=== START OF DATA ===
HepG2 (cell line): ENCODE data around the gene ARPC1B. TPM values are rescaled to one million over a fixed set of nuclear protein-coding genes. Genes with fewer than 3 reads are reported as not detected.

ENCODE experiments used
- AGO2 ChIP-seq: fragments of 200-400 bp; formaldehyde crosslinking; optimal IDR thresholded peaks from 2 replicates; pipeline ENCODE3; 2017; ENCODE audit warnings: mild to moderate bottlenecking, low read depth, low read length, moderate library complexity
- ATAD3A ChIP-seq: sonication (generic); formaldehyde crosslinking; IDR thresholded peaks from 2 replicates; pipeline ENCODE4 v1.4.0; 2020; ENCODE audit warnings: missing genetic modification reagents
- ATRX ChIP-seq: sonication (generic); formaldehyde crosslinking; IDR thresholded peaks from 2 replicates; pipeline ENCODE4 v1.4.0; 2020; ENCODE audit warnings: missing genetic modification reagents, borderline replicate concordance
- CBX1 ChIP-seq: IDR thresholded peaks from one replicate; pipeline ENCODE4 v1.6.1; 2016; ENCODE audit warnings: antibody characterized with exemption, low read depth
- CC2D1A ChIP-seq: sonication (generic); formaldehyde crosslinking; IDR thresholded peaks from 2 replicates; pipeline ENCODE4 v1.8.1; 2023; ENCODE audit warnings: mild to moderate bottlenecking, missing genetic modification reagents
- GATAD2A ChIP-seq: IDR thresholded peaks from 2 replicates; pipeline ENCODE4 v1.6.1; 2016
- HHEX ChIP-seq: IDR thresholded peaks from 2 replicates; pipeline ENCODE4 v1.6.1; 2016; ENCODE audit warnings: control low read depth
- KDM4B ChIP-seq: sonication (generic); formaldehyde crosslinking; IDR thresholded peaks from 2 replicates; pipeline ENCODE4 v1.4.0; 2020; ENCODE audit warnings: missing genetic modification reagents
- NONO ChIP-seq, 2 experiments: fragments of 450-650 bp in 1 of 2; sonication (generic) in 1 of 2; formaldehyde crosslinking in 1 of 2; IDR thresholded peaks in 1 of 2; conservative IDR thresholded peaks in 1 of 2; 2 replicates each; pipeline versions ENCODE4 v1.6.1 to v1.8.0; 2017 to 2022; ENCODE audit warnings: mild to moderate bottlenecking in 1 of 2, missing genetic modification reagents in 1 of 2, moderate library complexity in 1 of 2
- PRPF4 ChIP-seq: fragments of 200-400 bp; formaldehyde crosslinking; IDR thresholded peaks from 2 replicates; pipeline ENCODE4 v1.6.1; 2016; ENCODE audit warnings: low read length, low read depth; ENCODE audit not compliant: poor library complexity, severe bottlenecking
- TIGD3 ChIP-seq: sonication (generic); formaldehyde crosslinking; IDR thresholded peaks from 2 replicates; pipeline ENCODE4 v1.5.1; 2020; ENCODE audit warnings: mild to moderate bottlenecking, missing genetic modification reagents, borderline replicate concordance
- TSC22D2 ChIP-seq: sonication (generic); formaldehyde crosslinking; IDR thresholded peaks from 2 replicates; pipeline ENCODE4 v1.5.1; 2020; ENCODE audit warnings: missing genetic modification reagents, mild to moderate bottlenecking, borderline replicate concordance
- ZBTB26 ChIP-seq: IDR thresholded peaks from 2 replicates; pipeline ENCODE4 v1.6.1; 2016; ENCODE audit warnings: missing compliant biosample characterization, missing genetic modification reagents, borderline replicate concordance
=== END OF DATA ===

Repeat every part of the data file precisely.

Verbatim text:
HepG2 (cell line): ENCODE data around the gene ARPC1B. TPM values are rescaled to one million over a fixed set of nuclear protein-coding genes. Genes with fewer than 3 reads are reported as not detected.

ENCODE experiments used
- AGO2 ChIP-seq: fragments of 200-400 bp; formaldehyde crosslinking; optimal IDR thresholded peaks from 2 replicates; pipeline ENCODE3; 2017; ENCODE audit warnings: mild to moderate bottlenecking, low read depth, low read length, moderate library complexity
- ATAD3A ChIP-seq: sonication (generic); formaldehyde crosslinking; IDR thresholded peaks from 2 replicates; pipeline ENCODE4 v1.4.0; 2020; ENCODE audit warnings: missing genetic modification reagents
- ATRX ChIP-seq: sonication (generic); formaldehyde crosslinking; IDR thresholded peaks from 2 replicates; pipeline ENCODE4 v1.4.0; 2020; ENCODE audit warnings: missing genetic modification reagents, borderline replicate concordance
- CBX1 ChIP-seq: IDR thresholded peaks from one replicate; pipeline ENCODE4 v1.6.1; 2016; ENCODE audit warnings: antibody characterized with exemption, low read depth
- CC2D1A ChIP-seq: sonication (generic); formaldehyde crosslinking; IDR thresholded peaks from 2 replicates; pipeline ENCODE4 v1.8.1; 2023; ENCODE audit warnings: mild to moderate bottlenecking, missing genetic modification reagents
- GATAD2A ChIP-seq: IDR thresholded peaks from 2 replicates; pipeline ENCODE4 v1.6.1; 2016
- HHEX ChIP-seq: IDR thresholded peaks from 2 replicates; pipeline ENCODE4 v1.6.1; 2016; ENCODE audit warnings: control low read depth
- KDM4B ChIP-seq: sonication (generic); formaldehyde crosslinking; IDR thresholded peaks from 2 replicates; pipeline ENCODE4 v1.4.0; 2020; ENCODE audit warnings: missing genetic modification reagents
- NONO ChIP-seq, 2 experiments: fragments of 450-650 bp in 1 of 2; sonication (generic) in 1 of 2; formaldehyde crosslinking in 1 of 2; IDR thresholded peaks in 1 of 2; conservative IDR thresholded peaks in 1 of 2; 2 replicates each; pipeline versions ENCODE4 v1.6.1 to v1.8.0; 2017 to 2022; ENCODE audit warnings: mild to moderate bottlenecking in 1 of 2, missing genetic modification reagents in 1 of 2, moderate library complexity in 1 of 2
- PRPF4 ChIP-seq: fragments of 200-400 bp; formaldehyde crosslinking; IDR thresholded peaks from 2 replicates; pipeline ENCODE4 v1.6.1; 2016; ENCODE audit warnings: low read length, low read depth; ENCODE audit not compliant: poor library complexity, severe bottlenecking
- TIGD3 ChIP-seq: sonication (generic); formaldehyde crosslinking; IDR thresholded peaks from 2 replicates; pipeline ENCODE4 v1.5.1; 2020; ENCODE audit warnings: mild to moderate bottlenecking, missing genetic modification reagents, borderline replicate concordance
- TSC22D2 ChIP-seq: sonication (generic); formaldehyde crosslinking; IDR thresholded peaks from 2 replicates; pipeline ENCODE4 v1.5.1; 2020; ENCODE audit warnings: missing genetic modification reagents, mild to moderate bottlenecking, borderline replicate concordance
- ZBTB26 ChIP-seq: IDR thresholded peaks from 2 replicates; pipeline ENCODE4 v1.6.1; 2016; ENCODE audit warnings: missing compliant biosample characterization, missing genetic modification reagents, borderline replicate concordance